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What’s going on with Crypto?

A year ago, I invested $1,000 in bitcoin. Today, that’s worth $10,000.

OK, I made those figures up. I actually invested and have invested and keep investing in bitcoin and, more importantly, ether – the currency of Ethereum – in which I have more confidence for the future. I don’t sell them – HODL guys, HODL – but the last year has been interesting. In March, a $1,000 invested would be worth $10,000 today so, the bit I didn’t make up there is the multiples.

I have a good memory and remember buying some bitcoin when they were $60 each. Now they’re over $30,000 and nearing $40,000 each … oh and now nearing $30,000 again.

I have a bad memory: I invested $1,000 in bitcoin when they were $60 each, but left them on Mt.Gox as a value store and then Mt.Gox disappeared and lost them. They would have been worth almost $600,000 today. Whatever.

Q: What’s going on?

A: Banks have woken up to cryptocurrencies.

JPMorgan Chase are predicting bitcoins will break $146,000 per coin in the long-term whilst a Citibank analyst has predicted over $300,000.

Meantime, I’m sitting here and wondering: has the world gone to pot? Or, rather, is the world smoking pot?

I can completely understand why people are buying bitcoins and ethers as, whilst we are in crisis and lockdown, they think it’s an investible asset. Digital gold. Amazing.

But when reality returns, there’s also a huge likelihood of a massive sell-off and removal of investment in what bankers have called a Ponzi scheme for the last decade.

Now, this is where it gets weird: it’s a Ponzi scheme and has no backing, asset or governance; it’s an investible asset, and everyone is getting a piece of the action. In fact, the real bottom-line here is that bankers are making cryptocurrencies respectable, as I blogged recently.

But then you have to come back to the truth: money is just a construction; Countries are just a creation; Governments and companies don’t exist; and your life is a blue pill (see Matrix).

As I watch the surreal rise of people who want bitcoins – most of my friends who have no idea what it is or why they want it – I see a world that is delusional, mad and strange. Sure. I’m commentating as someone who hasn’t left home for a year, near enough – so maybe it’s me who is delusional, mad and strange – but it is interesting to watch the madness of crowds as they rush towards crypto with no idea of why.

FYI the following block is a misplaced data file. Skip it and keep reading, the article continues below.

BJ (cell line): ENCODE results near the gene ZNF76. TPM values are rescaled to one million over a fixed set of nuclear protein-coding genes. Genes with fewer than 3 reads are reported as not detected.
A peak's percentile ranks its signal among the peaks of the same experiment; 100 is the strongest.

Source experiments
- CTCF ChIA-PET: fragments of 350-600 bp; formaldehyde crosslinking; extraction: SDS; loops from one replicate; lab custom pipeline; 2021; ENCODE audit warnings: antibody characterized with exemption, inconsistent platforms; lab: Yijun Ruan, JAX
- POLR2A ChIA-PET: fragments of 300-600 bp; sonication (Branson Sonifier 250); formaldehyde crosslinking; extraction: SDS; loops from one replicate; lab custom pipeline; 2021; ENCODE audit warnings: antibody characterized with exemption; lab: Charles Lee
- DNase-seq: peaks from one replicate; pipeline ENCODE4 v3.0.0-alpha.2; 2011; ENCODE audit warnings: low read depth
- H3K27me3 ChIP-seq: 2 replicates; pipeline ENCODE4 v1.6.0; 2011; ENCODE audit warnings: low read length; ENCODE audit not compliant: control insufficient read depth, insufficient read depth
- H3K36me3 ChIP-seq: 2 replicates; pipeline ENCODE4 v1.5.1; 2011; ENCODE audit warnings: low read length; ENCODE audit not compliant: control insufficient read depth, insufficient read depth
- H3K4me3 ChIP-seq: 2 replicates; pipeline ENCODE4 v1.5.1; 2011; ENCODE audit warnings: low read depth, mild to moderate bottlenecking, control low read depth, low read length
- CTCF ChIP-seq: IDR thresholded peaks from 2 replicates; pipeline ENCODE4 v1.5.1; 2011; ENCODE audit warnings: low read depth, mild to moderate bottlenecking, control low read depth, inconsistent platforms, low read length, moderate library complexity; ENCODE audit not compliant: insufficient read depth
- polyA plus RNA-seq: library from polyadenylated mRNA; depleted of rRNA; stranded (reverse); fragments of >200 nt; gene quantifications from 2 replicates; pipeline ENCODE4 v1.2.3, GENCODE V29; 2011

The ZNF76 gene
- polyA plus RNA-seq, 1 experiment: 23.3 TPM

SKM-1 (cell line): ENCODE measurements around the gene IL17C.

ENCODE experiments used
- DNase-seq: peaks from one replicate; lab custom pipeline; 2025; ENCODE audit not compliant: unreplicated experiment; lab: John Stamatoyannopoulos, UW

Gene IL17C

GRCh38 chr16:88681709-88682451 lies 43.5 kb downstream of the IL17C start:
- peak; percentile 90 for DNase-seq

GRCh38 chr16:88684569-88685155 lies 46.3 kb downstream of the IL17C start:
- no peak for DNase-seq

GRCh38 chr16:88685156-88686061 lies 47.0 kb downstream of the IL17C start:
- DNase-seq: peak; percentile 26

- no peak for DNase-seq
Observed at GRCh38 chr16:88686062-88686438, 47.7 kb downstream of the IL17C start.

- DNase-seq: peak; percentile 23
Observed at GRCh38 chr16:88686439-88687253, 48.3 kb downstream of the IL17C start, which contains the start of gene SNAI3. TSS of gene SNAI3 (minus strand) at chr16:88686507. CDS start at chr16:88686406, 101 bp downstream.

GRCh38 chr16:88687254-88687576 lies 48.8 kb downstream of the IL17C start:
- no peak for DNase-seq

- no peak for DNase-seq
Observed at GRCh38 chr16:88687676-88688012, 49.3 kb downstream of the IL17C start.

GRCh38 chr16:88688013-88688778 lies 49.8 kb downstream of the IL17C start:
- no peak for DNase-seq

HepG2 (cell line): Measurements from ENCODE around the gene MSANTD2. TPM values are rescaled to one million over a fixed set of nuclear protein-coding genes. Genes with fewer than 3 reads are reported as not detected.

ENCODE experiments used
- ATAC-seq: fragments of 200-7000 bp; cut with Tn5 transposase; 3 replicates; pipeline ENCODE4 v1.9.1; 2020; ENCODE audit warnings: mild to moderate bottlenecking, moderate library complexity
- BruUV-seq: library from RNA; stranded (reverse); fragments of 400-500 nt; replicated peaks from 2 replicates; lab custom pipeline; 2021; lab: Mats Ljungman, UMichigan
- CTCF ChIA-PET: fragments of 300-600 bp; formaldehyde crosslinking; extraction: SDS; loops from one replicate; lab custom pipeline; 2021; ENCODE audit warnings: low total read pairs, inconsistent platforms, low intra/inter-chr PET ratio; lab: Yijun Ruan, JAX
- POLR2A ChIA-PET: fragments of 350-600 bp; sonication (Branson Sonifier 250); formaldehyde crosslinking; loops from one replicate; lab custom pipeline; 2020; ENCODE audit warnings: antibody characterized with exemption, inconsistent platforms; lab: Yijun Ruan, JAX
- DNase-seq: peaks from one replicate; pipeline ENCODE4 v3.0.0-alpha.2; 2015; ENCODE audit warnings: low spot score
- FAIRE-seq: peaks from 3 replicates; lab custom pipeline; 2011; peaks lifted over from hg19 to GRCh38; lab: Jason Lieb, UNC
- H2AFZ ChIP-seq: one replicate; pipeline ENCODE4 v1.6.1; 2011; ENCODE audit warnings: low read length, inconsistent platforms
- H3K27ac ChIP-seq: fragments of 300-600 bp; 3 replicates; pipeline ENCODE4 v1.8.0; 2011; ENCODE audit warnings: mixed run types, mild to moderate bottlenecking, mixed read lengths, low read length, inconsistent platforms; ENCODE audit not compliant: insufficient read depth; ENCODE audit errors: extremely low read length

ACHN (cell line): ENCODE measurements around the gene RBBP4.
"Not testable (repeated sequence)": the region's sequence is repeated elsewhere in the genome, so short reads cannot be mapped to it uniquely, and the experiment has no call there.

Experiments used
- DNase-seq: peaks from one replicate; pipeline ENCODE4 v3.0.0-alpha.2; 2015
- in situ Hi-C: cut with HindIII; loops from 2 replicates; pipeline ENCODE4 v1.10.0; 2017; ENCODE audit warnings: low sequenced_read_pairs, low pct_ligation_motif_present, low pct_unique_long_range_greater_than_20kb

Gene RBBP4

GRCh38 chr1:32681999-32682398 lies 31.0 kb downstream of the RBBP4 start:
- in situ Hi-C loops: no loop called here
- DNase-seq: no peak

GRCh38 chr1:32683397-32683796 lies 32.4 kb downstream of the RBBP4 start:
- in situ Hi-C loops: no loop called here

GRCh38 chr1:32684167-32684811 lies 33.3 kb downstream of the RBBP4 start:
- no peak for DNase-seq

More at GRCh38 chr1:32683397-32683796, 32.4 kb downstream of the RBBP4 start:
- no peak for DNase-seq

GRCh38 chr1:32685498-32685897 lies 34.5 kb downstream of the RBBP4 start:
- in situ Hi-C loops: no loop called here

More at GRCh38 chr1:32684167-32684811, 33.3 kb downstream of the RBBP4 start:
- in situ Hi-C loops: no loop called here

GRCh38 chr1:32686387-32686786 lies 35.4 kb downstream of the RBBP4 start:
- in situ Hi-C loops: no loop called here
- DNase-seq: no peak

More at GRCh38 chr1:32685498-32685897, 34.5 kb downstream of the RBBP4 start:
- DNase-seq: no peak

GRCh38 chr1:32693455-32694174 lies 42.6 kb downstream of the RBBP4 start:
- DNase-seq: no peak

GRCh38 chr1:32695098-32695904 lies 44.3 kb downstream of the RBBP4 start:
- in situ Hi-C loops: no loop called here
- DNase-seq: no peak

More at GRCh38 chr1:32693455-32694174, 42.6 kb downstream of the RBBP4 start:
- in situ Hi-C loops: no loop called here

And get this guys: it is the madness of crowds.

When a currency gains ten times more value in less than a year, it’s madness. But it reflects the views of the crowds during lockdown. During lockdown, we don’t trust our governments anymore and, as a follow-on from that, we don’t trust our government’s currencies. We don’t trust our government’s money. We don’t trust our government.

The combination of bankers starting to endorse cryptocurrencies as respectable and governments losing citizens support creates a perfect storm for bitcoin and its brethren to yes, probably gain value over the next year of a major multiple.

My view?

Put your money into crypto via companies like Mode, keep it there for as long as you can or, if you have time on your hands, buy low and sell high. Either way, you’re going to have a good time making money whilst this rollercoaster ride continues. Just make sure you’re not still sitting in the chair when it all stops or crashes.

About Chris M Skinner

Chris Skinner is best known as an independent commentator on the financial markets through his blog, TheFinanser.com, as author of the bestselling book Digital Bank, and Chair of the European networking forum the Financial Services Club. He has been voted one of the most influential people in banking by The Financial Brand (as well as one of the best blogs), a FinTech Titan (Next Bank), one of the Fintech Leaders you need to follow (City AM, Deluxe and Jax Finance), as well as one of the Top 40 most influential people in financial technology by the Wall Street Journal’s Financial News. To learn more click here...

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